Once you’ve finished cleaning your gutters, next up is getting the leaves off of the lawn. Mulching is much easier than raking, and the organic matter breaks down and releases nutrients. It also keeps the leaves out of landfills. Mulch can also reduce development of some weeds, like dandelions. So if you want to try it this fall, how do you get started?

You can mulch with a regular lawn mower by taking off the grass catcher off your mower and setting the blade to its highest setting. It may take a few passes to get the job done. However, it is better to use a mulching mower or mulching blades. This is because they break down the leaves into smaller pieces with decompose faster, instead of sitting around on your lawn possibly blocking the sunlight and water and even getting sticky and moldy after rain.

A good rule of thumb is to not mulch constantly, but rather do it in between raking or leaf-blowing sessions. If the leaves are clumpy and not spread pretty evenly, or if there are simply too many leaves, it can kill the grass. If you do decide to do it more often, make sure to do it once a week or so—before the leaves become too much to handle. You cannot wait until the leaves are piling up five inches high—get to them sooner. You’ll also want to mulch when it has been dry.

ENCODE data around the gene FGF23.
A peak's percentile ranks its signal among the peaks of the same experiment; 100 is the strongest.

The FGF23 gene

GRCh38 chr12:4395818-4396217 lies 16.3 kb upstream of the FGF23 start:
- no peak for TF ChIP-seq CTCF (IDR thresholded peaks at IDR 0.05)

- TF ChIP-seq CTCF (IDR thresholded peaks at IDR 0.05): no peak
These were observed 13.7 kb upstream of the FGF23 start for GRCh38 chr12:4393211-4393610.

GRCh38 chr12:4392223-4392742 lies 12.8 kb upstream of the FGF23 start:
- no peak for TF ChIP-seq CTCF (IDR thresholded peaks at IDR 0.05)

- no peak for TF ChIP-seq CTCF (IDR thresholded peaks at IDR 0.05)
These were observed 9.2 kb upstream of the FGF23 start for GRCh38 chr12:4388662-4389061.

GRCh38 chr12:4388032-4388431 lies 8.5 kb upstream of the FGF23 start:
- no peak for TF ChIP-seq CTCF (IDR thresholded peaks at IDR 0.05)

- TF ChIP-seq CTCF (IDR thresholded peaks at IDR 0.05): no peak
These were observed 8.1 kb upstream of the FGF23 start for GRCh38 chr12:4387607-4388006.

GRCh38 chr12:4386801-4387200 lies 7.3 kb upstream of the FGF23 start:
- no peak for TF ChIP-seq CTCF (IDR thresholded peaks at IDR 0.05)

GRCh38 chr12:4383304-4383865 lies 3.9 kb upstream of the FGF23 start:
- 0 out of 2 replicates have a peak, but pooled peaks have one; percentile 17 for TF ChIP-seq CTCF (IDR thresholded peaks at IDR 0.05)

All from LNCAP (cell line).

If you’re using a regular mower and afterwards you cannot see any grass at all, reattach the bag to the mower and go through one more time. Add the mulched leaves from this round to gardens beds or a compost pile.

Microbes and worms recycle the carbon from the leaf bits, and microbes can do their job better with nitrogen. You can get lawn food to help break down the leaves even faster.


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